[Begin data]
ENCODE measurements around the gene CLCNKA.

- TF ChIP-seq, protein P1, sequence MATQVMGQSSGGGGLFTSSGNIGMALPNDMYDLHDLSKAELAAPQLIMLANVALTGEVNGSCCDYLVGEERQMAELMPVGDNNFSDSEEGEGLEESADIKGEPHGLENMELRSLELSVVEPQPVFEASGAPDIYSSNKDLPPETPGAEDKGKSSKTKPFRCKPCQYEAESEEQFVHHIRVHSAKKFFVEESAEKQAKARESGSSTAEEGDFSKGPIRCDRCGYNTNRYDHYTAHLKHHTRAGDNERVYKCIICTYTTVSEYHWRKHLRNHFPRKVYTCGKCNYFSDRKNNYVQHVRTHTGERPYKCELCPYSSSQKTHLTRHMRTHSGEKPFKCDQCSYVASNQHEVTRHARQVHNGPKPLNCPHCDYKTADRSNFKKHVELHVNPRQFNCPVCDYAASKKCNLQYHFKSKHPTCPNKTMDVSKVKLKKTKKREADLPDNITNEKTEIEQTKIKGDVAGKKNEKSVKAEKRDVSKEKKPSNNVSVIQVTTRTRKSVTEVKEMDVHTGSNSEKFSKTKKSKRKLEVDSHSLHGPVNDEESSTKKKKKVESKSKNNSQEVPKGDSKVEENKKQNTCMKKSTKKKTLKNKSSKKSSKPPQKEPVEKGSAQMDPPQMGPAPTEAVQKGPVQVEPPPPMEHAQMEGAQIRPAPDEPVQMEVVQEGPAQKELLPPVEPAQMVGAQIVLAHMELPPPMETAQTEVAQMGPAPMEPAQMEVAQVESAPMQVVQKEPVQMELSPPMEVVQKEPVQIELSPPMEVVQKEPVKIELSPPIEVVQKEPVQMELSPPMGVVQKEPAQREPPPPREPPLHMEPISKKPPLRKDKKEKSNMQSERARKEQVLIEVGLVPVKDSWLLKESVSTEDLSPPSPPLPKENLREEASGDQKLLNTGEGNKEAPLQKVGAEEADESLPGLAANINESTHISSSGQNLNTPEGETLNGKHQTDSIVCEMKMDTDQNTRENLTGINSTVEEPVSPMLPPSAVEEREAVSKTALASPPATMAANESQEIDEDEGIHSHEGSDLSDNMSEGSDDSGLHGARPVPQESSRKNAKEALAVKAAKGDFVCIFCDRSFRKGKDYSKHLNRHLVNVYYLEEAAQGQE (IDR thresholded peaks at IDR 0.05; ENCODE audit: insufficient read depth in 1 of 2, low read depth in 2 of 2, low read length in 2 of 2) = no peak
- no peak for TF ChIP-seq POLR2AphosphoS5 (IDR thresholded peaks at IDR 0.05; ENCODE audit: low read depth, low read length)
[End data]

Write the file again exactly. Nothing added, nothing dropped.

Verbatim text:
ENCODE measurements around the gene CLCNKA.

- TF ChIP-seq, protein P1, sequence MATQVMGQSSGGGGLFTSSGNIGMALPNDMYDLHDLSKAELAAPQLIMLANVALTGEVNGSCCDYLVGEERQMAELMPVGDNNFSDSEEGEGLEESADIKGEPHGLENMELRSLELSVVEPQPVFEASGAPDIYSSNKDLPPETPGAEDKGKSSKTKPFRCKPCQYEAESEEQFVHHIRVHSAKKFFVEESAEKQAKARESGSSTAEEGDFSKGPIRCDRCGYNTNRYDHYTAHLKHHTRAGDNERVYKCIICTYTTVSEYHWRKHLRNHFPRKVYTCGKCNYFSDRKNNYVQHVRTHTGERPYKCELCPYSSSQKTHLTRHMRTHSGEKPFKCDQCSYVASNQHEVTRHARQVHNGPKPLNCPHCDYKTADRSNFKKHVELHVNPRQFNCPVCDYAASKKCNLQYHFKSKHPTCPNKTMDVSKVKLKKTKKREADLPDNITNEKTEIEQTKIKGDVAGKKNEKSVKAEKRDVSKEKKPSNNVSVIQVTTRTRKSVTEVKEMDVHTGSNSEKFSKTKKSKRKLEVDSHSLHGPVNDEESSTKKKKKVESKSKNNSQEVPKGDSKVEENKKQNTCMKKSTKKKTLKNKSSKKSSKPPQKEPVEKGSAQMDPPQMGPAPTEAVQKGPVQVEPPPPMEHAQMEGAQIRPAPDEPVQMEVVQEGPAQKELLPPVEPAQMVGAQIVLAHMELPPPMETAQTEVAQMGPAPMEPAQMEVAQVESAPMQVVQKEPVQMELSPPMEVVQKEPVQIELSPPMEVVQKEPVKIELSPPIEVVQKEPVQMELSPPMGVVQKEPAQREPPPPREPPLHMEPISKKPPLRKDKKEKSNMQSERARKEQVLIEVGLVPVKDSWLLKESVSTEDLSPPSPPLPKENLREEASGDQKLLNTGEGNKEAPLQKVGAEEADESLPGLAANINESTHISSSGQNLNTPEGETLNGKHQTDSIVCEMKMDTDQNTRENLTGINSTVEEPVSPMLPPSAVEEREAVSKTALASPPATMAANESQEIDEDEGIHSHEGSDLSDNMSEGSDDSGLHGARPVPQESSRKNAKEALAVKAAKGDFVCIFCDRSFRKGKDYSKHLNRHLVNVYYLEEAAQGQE (IDR thresholded peaks at IDR 0.05; ENCODE audit: insufficient read depth in 1 of 2, low read depth in 2 of 2, low read length in 2 of 2) = no peak
- no peak for TF ChIP-seq POLR2AphosphoS5 (IDR thresholded peaks at IDR 0.05; ENCODE audit: low read depth, low read length)